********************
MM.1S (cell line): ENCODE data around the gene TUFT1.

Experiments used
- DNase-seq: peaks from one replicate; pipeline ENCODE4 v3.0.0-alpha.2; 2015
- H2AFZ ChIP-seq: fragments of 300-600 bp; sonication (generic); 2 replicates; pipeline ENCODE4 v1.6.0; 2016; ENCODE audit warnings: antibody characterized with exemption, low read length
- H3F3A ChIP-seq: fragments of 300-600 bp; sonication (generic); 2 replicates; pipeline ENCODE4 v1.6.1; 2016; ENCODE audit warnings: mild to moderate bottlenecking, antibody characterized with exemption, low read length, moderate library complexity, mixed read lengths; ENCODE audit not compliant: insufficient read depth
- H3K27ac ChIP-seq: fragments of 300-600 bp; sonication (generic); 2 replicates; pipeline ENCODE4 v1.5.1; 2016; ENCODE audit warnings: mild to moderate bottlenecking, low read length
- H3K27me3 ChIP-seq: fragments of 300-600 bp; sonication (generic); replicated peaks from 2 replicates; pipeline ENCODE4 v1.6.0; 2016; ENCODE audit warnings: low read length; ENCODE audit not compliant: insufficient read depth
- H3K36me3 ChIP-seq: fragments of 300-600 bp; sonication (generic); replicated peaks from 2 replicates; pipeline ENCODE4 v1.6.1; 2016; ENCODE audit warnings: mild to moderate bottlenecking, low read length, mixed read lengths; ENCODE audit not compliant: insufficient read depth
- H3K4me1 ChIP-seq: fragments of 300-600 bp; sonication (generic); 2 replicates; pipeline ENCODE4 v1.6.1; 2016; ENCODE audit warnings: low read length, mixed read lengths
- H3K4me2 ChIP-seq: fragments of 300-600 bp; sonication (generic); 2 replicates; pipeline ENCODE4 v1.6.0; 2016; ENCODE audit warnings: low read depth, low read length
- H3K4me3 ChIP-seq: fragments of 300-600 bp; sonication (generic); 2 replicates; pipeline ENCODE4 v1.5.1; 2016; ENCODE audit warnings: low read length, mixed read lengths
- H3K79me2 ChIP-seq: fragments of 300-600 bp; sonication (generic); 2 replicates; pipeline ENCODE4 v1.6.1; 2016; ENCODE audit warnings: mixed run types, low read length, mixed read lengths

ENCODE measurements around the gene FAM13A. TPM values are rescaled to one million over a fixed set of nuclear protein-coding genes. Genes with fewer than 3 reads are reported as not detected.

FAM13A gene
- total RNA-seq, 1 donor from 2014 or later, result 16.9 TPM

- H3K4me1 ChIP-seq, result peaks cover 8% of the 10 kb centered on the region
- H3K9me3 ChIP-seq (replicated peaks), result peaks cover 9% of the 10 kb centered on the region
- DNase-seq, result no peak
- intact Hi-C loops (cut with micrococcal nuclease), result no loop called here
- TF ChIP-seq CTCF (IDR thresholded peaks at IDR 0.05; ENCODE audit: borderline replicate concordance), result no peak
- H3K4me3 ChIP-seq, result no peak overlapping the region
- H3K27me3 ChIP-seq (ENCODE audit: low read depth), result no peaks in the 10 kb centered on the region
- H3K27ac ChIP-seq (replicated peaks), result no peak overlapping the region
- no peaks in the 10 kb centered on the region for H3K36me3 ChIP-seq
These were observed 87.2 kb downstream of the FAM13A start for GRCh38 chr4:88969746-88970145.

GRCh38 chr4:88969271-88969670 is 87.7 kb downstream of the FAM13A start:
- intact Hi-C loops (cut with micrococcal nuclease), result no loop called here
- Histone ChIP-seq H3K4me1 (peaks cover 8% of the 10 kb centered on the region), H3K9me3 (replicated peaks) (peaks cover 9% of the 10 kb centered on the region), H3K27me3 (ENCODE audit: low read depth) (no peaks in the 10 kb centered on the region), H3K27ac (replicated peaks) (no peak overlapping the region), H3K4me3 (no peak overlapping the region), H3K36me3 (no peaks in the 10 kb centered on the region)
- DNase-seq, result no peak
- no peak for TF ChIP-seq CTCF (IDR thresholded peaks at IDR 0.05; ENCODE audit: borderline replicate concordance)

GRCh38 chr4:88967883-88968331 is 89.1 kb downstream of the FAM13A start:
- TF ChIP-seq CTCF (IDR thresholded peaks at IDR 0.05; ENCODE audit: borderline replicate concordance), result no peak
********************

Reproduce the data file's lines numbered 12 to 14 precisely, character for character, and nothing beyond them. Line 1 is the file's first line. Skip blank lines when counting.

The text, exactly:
- H3K79me2 ChIP-seq: fragments of 300-600 bp; sonication (generic); 2 replicates; pipeline ENCODE4 v1.6.1; 2016; ENCODE audit warnings: mixed run types, low read length, mixed read lengths

ENCODE measurements around the gene FAM13A. TPM values are rescaled to one million over a fixed set of nuclear protein-coding genes. Genes with fewer than 3 reads are reported as not detected.

FAM13A gene